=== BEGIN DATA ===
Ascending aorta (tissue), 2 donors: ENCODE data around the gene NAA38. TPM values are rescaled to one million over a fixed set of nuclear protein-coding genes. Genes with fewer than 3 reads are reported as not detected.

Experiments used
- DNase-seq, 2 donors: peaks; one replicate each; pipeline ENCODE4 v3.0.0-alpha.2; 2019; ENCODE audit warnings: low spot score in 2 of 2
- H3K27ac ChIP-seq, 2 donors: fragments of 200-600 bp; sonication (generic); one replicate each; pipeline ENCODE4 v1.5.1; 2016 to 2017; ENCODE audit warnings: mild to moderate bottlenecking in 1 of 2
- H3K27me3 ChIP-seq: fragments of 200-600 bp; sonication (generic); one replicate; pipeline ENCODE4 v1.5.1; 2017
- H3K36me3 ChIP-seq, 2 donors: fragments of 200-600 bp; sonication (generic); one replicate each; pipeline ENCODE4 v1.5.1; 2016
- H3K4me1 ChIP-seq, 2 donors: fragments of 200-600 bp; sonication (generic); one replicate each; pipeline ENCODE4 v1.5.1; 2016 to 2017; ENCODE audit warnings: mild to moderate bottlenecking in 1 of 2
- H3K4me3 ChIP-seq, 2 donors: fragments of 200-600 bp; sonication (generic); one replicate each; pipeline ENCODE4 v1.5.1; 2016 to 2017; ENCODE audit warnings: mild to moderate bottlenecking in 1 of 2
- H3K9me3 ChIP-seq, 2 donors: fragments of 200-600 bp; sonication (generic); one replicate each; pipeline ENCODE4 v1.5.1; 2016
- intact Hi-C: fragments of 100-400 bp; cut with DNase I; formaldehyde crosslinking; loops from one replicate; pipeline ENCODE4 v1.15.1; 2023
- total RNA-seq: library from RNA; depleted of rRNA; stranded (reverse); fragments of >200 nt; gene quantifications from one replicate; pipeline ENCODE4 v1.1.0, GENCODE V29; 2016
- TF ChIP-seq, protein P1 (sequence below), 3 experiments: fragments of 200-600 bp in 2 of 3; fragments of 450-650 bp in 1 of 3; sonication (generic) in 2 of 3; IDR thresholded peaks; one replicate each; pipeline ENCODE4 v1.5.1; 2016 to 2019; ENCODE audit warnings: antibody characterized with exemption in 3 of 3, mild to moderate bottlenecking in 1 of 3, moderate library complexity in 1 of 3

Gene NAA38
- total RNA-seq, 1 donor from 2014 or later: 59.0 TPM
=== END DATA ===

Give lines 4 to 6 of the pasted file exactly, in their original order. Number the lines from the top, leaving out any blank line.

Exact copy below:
- H3K27ac ChIP-seq, 2 donors: fragments of 200-600 bp; sonication (generic); one replicate each; pipeline ENCODE4 v1.5.1; 2016 to 2017; ENCODE audit warnings: mild to moderate bottlenecking in 1 of 2
- H3K27me3 ChIP-seq: fragments of 200-600 bp; sonication (generic); one replicate; pipeline ENCODE4 v1.5.1; 2017
- H3K36me3 ChIP-seq, 2 donors: fragments of 200-600 bp; sonication (generic); one replicate each; pipeline ENCODE4 v1.5.1; 2016